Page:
US bombs rebel structures in Yemen after attack that set fire to UK ship | World and Science

US bombs rebel structures in Yemen after attack that set fire to UK ship |  World and Science
The Marlin Luanda, a ship from England, was attacked by the rebelsBreeding

Published 01/27/2024 09:42

US forces destroyed an anti-ship missile belonging to Yemen's Houthi rebels on Saturday (27) after an Iranian-backed operation attacked a British oil tanker in the Gulf of Aden.

The United States Central Command (CENTCOM) in the region announced that it carried out a strike this Saturday against an “anti-ship missile that was poised to launch into the Red Sea”.

“The forces destroyed the missile in self-defense,” Centcom X added on the social network.

Hours earlier, the Houthis, who control Yemen's capital Sana'a, said they had fired “missiles” at the “British oil tanker Marlin Luanda”. The ship caught fire.

“Marlene Luanda” operates on behalf of Trafigura Group, which said in a statement this Saturday that no victims had been reported. The company said that the fire on the ship is yet to be contained.

Rebel army spokesman Yahya Saree said in a statement that the attack was carried out in solidarity with the Palestinian people and “in response to British and American aggression against our country”.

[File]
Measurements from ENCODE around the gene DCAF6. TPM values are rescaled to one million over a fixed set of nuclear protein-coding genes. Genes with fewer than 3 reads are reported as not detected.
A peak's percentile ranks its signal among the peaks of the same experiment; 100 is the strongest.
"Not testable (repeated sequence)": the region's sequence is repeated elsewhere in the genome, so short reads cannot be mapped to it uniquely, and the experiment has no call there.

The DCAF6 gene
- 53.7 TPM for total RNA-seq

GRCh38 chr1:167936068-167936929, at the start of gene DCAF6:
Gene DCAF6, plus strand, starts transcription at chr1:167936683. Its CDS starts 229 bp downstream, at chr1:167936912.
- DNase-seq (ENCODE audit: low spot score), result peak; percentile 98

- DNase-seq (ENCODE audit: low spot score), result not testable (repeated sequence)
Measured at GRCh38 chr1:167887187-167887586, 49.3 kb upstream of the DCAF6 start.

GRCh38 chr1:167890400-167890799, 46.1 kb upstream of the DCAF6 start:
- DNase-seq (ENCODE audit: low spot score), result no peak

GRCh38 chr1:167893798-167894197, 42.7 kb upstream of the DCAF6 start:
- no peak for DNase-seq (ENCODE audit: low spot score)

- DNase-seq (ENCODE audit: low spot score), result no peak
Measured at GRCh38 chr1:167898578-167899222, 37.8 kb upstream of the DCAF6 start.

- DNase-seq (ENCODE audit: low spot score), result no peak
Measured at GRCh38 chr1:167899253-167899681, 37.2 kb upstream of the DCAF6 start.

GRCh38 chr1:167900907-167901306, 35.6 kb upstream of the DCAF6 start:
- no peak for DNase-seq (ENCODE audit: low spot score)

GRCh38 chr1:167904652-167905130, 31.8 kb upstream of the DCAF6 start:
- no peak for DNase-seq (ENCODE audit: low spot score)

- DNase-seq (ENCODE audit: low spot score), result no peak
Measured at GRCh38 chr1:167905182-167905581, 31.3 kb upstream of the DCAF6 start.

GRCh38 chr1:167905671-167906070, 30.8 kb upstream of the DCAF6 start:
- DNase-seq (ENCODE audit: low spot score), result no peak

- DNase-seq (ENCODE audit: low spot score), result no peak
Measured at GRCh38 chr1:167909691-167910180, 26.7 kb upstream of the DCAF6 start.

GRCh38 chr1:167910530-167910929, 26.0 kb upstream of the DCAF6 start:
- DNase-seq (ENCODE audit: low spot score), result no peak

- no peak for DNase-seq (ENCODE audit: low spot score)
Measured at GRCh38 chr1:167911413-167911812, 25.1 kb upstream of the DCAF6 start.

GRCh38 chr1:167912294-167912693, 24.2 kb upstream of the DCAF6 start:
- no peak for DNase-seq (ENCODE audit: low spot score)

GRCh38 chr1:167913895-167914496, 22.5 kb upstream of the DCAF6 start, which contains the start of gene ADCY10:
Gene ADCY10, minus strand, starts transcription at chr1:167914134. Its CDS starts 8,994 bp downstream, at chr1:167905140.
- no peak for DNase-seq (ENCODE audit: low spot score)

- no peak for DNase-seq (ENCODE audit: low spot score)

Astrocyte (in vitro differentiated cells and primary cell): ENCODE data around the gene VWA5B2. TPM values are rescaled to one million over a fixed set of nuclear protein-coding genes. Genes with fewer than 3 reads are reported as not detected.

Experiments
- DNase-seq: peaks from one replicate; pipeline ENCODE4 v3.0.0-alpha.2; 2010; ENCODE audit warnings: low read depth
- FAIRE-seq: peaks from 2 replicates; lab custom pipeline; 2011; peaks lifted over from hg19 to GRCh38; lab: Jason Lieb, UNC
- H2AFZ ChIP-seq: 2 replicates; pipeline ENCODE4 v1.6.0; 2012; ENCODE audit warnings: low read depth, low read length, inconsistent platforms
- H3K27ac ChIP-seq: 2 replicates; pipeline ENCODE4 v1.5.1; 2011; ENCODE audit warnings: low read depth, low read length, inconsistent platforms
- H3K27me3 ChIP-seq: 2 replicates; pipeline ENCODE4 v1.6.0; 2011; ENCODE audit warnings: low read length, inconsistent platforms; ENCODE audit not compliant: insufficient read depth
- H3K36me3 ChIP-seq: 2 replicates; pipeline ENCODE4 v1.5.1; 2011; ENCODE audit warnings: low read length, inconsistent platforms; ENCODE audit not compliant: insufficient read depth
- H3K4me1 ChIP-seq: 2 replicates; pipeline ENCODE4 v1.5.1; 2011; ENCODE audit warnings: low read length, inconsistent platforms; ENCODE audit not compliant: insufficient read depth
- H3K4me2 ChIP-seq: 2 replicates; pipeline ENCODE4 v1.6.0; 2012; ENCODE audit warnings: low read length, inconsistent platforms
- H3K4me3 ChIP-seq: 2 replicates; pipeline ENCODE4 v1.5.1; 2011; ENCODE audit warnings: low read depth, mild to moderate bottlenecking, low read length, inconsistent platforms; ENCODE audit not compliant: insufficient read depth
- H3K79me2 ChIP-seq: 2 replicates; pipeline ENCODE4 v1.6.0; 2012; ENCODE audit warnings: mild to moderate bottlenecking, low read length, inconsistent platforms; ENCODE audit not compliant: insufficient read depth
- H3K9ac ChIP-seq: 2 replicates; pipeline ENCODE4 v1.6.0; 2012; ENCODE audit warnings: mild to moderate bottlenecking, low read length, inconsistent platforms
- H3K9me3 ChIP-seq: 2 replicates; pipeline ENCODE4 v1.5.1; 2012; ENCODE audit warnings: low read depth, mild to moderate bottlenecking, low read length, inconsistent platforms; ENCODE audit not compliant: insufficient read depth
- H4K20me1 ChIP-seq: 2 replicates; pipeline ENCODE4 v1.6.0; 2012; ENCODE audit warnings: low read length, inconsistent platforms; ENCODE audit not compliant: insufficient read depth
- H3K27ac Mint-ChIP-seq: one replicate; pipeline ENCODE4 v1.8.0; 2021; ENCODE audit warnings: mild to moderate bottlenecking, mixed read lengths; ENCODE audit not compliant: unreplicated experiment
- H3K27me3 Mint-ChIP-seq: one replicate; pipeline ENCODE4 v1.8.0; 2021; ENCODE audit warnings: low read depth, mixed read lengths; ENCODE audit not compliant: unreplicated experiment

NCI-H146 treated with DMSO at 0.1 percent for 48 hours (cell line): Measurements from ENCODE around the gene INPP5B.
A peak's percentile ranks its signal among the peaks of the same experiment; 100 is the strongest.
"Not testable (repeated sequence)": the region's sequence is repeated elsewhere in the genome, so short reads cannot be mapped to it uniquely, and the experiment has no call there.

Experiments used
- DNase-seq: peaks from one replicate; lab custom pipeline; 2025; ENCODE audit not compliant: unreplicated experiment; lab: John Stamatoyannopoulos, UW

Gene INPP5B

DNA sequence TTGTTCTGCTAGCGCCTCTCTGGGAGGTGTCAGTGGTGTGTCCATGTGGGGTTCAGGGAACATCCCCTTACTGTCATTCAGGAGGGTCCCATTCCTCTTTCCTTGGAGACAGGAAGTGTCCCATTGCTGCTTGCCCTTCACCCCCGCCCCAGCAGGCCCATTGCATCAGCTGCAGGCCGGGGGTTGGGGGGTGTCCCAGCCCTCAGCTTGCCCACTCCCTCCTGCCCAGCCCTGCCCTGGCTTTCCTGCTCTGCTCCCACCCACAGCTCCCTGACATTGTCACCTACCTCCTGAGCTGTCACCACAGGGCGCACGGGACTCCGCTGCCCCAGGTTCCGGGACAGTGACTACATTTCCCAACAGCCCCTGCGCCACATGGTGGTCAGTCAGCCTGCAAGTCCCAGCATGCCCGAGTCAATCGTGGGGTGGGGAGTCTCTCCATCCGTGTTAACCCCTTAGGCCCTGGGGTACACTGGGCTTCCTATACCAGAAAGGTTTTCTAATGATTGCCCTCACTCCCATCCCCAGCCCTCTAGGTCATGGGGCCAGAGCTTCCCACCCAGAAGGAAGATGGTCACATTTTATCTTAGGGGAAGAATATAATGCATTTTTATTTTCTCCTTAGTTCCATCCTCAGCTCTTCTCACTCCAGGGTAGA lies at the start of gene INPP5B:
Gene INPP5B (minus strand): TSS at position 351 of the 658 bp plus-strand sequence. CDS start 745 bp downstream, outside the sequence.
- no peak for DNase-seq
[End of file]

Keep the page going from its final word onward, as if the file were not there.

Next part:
Maritime risk firm Ambre had previously reported that a merchant ship off the coast of Yemen had been hit by a missile and caught fire.

Centcom confirmed the attack and said, “The ship issued a distress call and reported damage. The USS Carney and other coalition ships (International in the Red Sea) responded and assisted. No injuries were reported.”

The Houthi television channel 'Al Masira' reported on Saturday that the US and the UK had launched airstrikes against Ras Issa port in Hodeidah province, home to the country's main oil export terminal.

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Since November, the Houthis, in solidarity with Palestinians in Gaza, have attacked ships in the Red Sea that they consider linked to Israeli interests.

The campaign of attacks disrupted maritime transport and led to retaliatory attacks by the United States and the United Kingdom. The Houthis have declared that the interests of both powers are legitimate targets.

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About the Author: Morton Obrien

"Reader. Infuriatingly humble travel enthusiast. Extreme food scholar. Writer. Communicator."

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